Protect Yourself from Drunk Drivers
Defensive driving is always wise, but it can be vitally important in saving your life if faced with a drunk or impaired driver. A much higher proportion of drivers are impaired late at night, especially on weekends. Avoid injury or death from such drivers by being on the lookout for anyone impaired by alcohol, drugs, sleep deprivation, inattention, or any other reason. 1 Remember that victims of impaired driving are just as injured or dead whatever the cause of the offender’s impairment.
Common signs of drunk driving include any of the following:
- Turning with a wide radius.
- Straddling the center of the road or lane marker.
- Appearing to be drunk (i.e., eye fixation, face close to windshield, drinking in the vehicle).
- Almost striking an object or other vehicle.
- Weaving or zigzagging across the road.
- Driving on other than a designated roadway.
- Swerving or abruptly turning away from a generally straight course.
- Turning abruptly or illegally.
- Driving slower than 10 mph below speed limit.
- Stopping without cause in a traffic lane.
- Stopping inappropriately (other than in lane).
- Drifting or moving in a straight-line at a slight angle to the roadway.
- Erratic braking.
- Driving into opposing or crossing traffic.
- Signaling that is inconsistent with driving actions.
- Slow response to traffic signals (sudden stop, delayed start).
If you suspect that a driver is drunk, drive very defensively:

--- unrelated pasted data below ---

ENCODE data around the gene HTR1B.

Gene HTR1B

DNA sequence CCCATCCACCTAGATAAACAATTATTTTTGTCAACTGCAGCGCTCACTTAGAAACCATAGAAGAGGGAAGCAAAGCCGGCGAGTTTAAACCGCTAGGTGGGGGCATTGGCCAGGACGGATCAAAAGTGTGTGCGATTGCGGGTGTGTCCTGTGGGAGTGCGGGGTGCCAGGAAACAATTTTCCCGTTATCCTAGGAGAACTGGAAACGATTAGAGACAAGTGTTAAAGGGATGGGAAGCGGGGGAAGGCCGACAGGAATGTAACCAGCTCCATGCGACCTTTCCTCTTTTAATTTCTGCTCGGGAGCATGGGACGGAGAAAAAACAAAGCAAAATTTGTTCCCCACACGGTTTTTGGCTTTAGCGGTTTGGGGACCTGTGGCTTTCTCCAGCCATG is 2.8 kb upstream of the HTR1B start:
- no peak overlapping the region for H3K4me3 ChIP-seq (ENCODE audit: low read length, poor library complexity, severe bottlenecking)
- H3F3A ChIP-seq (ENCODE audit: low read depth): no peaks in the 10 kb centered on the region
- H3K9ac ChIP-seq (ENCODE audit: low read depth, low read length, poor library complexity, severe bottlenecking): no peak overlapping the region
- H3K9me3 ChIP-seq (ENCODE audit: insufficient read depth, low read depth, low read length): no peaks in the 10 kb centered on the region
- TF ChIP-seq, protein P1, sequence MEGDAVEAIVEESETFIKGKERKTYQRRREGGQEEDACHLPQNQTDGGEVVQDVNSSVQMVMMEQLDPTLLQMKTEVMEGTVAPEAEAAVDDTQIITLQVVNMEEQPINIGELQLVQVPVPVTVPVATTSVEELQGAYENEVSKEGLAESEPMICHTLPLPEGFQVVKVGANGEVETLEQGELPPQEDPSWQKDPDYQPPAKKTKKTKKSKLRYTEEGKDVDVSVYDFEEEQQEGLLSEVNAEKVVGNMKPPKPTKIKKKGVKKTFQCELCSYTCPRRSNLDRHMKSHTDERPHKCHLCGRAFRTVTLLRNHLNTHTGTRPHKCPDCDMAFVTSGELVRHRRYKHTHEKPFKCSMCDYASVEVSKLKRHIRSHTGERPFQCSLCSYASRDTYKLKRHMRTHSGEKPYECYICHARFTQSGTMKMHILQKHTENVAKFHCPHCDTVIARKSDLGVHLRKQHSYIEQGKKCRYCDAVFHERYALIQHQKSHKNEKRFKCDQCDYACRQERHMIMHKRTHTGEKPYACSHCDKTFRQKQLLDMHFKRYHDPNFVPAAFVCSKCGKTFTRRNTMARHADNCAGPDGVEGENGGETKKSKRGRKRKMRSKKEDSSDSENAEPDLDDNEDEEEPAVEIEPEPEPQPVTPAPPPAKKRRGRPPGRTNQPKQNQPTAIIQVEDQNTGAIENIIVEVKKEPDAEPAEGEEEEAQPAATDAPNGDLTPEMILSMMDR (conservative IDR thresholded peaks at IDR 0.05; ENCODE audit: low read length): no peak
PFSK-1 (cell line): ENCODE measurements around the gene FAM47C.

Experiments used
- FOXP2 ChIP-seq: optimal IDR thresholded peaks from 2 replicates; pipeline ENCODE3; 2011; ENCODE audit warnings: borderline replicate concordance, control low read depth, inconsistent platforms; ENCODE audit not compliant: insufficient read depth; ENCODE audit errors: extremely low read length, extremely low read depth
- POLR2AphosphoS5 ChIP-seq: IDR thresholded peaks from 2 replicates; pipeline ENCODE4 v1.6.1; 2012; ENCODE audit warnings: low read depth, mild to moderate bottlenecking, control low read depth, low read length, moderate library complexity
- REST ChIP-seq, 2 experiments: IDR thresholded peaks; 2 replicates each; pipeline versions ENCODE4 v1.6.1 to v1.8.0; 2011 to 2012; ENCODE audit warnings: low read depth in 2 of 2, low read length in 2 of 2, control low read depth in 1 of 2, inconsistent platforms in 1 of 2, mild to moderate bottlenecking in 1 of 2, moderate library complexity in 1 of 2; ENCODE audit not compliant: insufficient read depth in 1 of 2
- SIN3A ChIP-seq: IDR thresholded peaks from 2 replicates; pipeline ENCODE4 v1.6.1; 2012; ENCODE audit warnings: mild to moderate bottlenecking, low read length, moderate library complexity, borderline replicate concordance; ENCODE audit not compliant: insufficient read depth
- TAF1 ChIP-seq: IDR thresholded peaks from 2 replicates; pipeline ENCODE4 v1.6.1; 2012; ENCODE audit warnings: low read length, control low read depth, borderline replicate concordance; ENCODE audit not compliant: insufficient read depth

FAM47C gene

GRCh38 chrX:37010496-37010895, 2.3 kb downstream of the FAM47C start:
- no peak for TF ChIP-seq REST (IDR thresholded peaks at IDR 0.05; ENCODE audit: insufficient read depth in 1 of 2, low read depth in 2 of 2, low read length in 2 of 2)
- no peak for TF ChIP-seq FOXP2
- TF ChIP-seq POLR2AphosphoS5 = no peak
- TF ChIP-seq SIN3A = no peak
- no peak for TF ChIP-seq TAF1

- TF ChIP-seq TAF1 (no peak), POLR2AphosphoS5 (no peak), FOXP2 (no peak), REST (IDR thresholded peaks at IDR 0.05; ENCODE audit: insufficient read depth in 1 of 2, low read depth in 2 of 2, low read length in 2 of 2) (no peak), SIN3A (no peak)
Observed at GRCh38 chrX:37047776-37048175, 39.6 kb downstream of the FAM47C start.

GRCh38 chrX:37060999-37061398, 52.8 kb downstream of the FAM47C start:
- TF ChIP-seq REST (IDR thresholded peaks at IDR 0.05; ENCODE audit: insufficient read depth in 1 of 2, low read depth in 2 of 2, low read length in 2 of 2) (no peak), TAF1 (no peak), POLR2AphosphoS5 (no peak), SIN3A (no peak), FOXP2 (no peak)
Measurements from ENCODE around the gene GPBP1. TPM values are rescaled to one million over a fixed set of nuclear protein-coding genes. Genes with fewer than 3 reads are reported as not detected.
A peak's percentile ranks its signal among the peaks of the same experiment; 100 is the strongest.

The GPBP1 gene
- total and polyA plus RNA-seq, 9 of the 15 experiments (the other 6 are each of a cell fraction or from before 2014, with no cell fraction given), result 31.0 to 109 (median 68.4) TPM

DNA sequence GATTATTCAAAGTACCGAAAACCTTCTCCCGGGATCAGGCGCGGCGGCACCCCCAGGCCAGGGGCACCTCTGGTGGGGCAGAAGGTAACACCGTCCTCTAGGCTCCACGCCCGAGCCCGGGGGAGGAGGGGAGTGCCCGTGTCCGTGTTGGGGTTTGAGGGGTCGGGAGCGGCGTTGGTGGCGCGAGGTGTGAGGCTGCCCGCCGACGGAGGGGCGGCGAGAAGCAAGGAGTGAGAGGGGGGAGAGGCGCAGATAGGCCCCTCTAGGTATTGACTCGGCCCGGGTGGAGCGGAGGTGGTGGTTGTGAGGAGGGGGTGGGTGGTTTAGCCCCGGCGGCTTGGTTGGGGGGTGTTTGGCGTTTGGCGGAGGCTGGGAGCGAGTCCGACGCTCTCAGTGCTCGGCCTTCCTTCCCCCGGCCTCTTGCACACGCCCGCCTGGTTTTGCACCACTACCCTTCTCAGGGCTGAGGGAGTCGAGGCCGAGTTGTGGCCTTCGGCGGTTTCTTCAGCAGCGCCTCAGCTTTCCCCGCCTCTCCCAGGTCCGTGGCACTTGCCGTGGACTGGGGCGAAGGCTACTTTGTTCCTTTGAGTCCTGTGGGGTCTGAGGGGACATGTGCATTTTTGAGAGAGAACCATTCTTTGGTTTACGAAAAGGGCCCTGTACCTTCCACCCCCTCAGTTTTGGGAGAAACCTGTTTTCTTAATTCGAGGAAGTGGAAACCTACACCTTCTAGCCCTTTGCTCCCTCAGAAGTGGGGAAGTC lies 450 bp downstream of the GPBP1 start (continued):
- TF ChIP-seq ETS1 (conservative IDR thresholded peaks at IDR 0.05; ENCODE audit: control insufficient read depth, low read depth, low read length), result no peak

- Be prepared to take quick, evasive action.
- Keep your distance from the suspect vehicle or pull over and let the driver pass you.
- If the car is headed directly toward you on a collision course, pull to the right, stop, honk your horn and flash your lights.
As quickly as possible, notify low enforcement authorities (police, sheriff or highway patrol) by dialing 911 or *SP on cell phone:
- Say that you want to report a suspected drunk driver.
- Give the exact location (identify road and direction) of the vehicle.
- Give a complete description of the vehicle, such as make, model, color, license number, etc.
- Do not attempt to stop the vehicle.
- Do not attempt to follow if the vehicle is exceeding the posted limit or if any other hazard may exist due to following the vehicle.
- Do not disregard any traffic signals in an attempt to keep the driver in view.
- Do not follow the impaired driver too closely because the car may stop suddenly.
- Do not get so engrossed in following the drunk driver that you begin weaving in the road with the drunk driver.
- Do not attempt to detain the drunk driver if they stop.
- Do not attempt to act in the capacity of any police, fire or medical person unless you are properly trained and authorized to perform that function.
- Do not attempt to assist any law enforcement officer while they are apprehending a drunk driver unless requested.
Protect yourself and others
- Don't drink and drive and don't ride with anyone who has too much to drink.
- Volunteer to be a designated driver.
- Always use a safety seat belt.
- Use four-lane highways whenever possible.
- Avoid rural roads.
- Avoid travel after midnight (especially on Fridays and Saturdays).
- Choose vehicles with airbags.
- Refer to safety ratings before selecting your next vehicle. See "Buying a Safer Car" (www.nhtsa.dot.gov/cars/testing/NCAP).
- Never use illegal drugs. Illicit drugs are involved in a large proportion of traffic fatalities.
- Never drive when fatigued. The dangers posed when fatigued are similar to those when intoxicated. Drivers who drift off cause about 72,500 injuries and deaths annually.
- Don't use a car phone, put on make-up, comb your hair, or eat while driving.
- Steer clear of aggressive drivers. Aggressive drivers may be responsible for more deaths than drunk drivers.
Think about it: Impaired driving can be caused by alcohol, prescription drugs, fatigue, anger, inattention/distraction, illegal drugs, dementia, and many other things. However, a person killed by impairment for any one of these reasons is just as dead as one killed by another.
filed under: Drinking and Driving